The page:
Carpal tunnel syndrome is a common condition, affecting the hand and fingers. Those with carpal tunnel can experience a range of symptoms to varying degrees of severity, however usually it causes pins and needles or numbness in the fingers and hand. It can also result in pain, weakness and a lack of coordination, noticeable when using the hand for everyday activities.
These problems are caused by pressure on the median nerve which runs through the wrist at the carpal tunnel. The median nerve controls movement and feeling of your thumb and all fingers except for your little finger. For some, symptoms can cause significant discomfort and functional limitation, resulting in time off work and an inability to engage in sport and leisure activities.
Tasks like driving and gripping onto your phone can be painful and difficult. Often a period of time wearing a wrist brace is recommended to support the wrist and to prevent strain on the carpal tunnel. For some, this can reduce or resolve symptoms. However, when symptoms are severe and persistent often carpal tunnel release surgery is required. Carpal tunnel release surgery is a procedure done under local or general anaesthetic. The surgeon makes an incision at the wrist or base of the palm and cuts the ligament that acts as the roof of the carpal tunnel. This is done to reduce or alleviate the pressure on the nerve. The body’s natural healing process will lay down scar tissue which will rejoin the ends of the ligament. More space is left for the nerve in order to prevent ongoing issues. Your wound will be sutured once the operation is complete and the wound healing process begins.
So what should you do once you have had your surgery done??
Hand Therapy is very beneficial following carpal tunnel release in order to provide you with information regarding wound healing and the rehabilitation process. While some surgeons will refer you for hand therapy, it is important to know that you don’t need a referral in order to be seen following your surgery.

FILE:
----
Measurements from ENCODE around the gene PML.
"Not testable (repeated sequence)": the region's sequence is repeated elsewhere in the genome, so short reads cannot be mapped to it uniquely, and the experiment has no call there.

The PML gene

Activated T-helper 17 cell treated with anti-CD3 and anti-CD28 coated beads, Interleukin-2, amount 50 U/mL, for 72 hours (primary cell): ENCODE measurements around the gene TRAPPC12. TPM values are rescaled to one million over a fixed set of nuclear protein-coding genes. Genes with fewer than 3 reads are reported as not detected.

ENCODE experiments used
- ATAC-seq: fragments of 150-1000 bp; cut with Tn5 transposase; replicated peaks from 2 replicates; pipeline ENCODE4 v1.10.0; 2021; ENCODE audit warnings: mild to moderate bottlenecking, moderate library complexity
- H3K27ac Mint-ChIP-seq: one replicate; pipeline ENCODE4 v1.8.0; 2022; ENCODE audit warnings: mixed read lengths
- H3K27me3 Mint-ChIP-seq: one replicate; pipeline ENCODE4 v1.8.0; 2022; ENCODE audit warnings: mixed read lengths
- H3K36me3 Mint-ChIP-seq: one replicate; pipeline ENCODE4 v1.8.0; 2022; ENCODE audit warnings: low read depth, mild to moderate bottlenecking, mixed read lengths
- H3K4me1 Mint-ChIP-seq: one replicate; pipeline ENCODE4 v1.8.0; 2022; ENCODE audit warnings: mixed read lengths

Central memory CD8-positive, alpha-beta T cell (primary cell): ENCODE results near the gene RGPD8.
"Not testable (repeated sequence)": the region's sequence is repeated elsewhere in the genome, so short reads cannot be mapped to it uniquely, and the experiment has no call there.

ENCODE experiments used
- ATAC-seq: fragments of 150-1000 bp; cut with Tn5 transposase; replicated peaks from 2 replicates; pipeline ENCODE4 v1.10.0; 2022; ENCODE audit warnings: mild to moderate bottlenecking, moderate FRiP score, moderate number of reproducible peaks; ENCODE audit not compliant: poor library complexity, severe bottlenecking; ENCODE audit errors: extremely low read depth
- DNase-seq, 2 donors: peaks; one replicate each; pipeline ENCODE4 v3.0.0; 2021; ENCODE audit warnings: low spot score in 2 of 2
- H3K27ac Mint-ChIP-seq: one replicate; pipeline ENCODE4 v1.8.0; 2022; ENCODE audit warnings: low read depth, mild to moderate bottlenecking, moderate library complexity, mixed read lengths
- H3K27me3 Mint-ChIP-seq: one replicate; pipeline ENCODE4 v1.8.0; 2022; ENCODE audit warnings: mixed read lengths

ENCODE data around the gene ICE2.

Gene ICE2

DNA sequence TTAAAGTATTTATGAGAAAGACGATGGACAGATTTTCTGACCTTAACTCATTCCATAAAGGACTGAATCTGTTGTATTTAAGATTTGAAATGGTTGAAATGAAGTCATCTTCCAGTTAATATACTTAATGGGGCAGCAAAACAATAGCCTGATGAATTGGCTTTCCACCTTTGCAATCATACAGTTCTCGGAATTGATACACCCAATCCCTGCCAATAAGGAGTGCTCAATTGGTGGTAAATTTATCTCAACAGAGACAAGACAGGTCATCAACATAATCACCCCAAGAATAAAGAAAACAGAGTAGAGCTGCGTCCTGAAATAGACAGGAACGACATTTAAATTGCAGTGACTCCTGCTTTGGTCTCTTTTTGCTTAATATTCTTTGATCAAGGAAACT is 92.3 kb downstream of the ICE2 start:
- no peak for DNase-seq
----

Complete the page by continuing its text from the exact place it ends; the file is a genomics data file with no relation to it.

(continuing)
Depending on your surgeon’s wishes, sometimes it is recommended to wear a wrist brace for a couple of weeks to allow the tissues to heal. This is often worn during the day and night but taken off intermittently to gently exercise the wrist in order to maintain good movement. Managing any swelling immediately following surgery is a priority as persistent swelling can slow down healing.
Compression bandages or wraps can help with reducing swelling quickly. It is very important also to move the fingers and thumb straight after your operation to ensure all the tendons that bend the fingers are moving and gliding well. Once your stitches have been removed then it is important to start some gentle massage of the scar to prevent hard, raised scars that can cause stiffness in the wrist and fingers.
Monitoring your sensation and providing you with tasks to encourage getting the feeling back in your fingers faster is also covered in your hand therapy program. Please keep in mind that everyone responds differently to surgery and therefore recovery times can vary. It is recommended that you gradually return to functional use of your hand and fingers over the 4 weeks following your surgery. Return to work at this time is usually appropriate.
It is, however, it is strongly recommended that you avoid heavy lifting, strong gripping, vibration and repetitive use of your hands and wrists until at least 6 weeks post surgery to allow structures to properly heal. Complications experienced following carpal tunnel release surgery are not common, however, some people do experience ongoing pins and needles for extended periods and persistent tenderness or swelling around the scar, base of the thumb and palm of the hand.
This tenderness is referred to as pillar pain and can cause significant discomfort when applying pressure to the palm and with gripping activities. The application of heat, soft tissue massage and compression can assist with resolving these symptoms over time.
Your therapist will be able to provide all the strategies and education required regarding the fitting of wrist braces, managing swelling, provision of an exercise program, monitoring of your sensation and guidance around restrictions and healing time frames. Seeking treatment or therapy earlier rather than later helps to avoid future complications.
If you are experiencing any complications your therapist will be able to assist with this and correspond with your surgeon if required.